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of his clergy to the spot to rescue the Arian from his danger. The court looked on this resistance of the people as seditious, and immediately laid considerable fines upon the whole body of the tradesmen of the city. Several were thrown into prison. In three days' time these tradesmen were fined two hundred pounds weight of gold, and they said that they were ready to give as much again on condition that they might retain their faith. The prisons were filled with tradesmen : all the officers of the household, secretaries, agents of the emperor, and dependent officers who served under various counts, were kept within doors, and were forbidden to appear in public, under pretence that they should bear no part in sedition. Men of higher rank were menaced with severe consequences, unless the Basilica were surrendered. ...

“Next morning the Basilica was surrounded by soldiers ; but it was reported, that these soldiers had sent to the Emperor to tell him, that if he wished to come abroad he might, and that they would attend him, if he was going to the assembly of the Catholics; otherwise, that they would go to that which would be held by St. Ambrose. Indeed, the soldiers were all Catholics, as well as the citizens of Milan; there were so few heretics there, except a few officers of the emperor and some Goths. ..

“St. Ambrose was continuing his discourse, when he was told that the Emperor had withdrawn the soldiers from the Basilica, and that he had restored to the tradesmen the fines which he had exacted from them. This news gave joy to the people, who expressed their delight with applauses and thanksgivings; the soldiers themselves were eager to bring the news, throwing themselves on the altars, and kissing them in token of peace.” Fleury's Hist. xviii. 41, 42, Oxf. trans.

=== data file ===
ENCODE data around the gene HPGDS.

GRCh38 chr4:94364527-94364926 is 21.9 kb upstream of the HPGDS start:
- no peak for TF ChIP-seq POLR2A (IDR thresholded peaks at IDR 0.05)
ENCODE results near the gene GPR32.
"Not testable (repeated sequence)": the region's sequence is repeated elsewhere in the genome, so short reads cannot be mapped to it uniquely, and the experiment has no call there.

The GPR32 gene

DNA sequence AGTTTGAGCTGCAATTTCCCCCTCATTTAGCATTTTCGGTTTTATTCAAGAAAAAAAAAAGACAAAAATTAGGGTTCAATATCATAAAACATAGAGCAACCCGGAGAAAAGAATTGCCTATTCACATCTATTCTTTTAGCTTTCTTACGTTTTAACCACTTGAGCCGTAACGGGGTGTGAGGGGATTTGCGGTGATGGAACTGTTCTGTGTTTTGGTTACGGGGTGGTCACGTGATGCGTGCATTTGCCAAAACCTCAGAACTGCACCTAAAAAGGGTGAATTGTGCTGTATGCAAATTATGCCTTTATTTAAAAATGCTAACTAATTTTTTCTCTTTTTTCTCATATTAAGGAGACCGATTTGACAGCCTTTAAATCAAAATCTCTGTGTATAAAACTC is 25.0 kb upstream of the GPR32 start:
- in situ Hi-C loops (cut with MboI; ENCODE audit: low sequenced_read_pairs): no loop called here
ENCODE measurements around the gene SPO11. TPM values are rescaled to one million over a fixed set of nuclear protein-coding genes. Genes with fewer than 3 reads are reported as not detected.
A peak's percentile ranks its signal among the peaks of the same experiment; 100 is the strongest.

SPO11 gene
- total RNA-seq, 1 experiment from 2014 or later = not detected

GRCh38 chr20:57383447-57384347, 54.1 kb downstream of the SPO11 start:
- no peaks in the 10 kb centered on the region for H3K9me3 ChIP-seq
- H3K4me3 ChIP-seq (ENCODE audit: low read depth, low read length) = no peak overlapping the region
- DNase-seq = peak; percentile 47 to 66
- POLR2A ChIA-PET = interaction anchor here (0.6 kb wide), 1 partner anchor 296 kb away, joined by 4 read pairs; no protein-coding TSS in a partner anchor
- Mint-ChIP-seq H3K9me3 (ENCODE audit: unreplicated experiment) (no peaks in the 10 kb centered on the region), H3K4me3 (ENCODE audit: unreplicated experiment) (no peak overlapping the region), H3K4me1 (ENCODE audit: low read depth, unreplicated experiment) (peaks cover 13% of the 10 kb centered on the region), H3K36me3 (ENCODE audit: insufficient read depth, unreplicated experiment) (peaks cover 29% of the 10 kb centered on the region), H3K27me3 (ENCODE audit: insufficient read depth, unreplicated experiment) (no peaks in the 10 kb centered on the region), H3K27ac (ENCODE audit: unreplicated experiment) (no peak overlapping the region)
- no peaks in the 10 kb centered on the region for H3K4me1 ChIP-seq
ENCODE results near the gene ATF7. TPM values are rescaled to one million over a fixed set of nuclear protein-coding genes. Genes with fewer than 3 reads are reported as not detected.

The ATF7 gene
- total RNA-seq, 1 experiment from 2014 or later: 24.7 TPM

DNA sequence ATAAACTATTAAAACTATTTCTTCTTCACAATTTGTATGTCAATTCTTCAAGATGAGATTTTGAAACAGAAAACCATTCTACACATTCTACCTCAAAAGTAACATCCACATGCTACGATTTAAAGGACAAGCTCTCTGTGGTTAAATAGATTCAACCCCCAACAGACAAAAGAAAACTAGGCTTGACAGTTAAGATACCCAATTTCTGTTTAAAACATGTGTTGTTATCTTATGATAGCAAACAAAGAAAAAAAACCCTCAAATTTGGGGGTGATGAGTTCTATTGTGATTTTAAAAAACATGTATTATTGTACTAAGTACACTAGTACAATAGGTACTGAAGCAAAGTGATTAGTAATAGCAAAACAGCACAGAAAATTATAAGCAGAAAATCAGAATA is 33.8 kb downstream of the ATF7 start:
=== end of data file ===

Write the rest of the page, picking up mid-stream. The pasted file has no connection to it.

20. CHRISTENDOM GENERALLY. St. Hilary to Constantius: “Not only in words, but in tears, we beseech you to save the Catholic Churches from any longer continuance of these most grievous injuries, and of their present intolerable persecutions and insults, which moreover they are enduring,

monstrous as it is, from our brethren. Surely your clemency should listen to the voice of those who


out SO loudly, 'I am a Catholic, I have no wish to be a heretic. It should seem equitable to your sanctity, most glorious Augustus, that they who fear the Lord God and His judgment should not be polluted and contaminated with execrable blasphemies, but should have liberty to follow those Bishops and prelates who both observe in violate the laws of charity, and who desire a perpetual and sincere peace.

It is impossible, it is unreasonable, to mix true and false, to confuse light and darkness, and bring into union, of whatever kind, night and day. Give permission to the populations to hear the teaching of the pastors whom they have wished, whom they fixed on, whom they have chosen, to attend their celebration of the divine mysteries, to offer prayers through them for your safety and prosperity.” ad Const. i. 1, 2.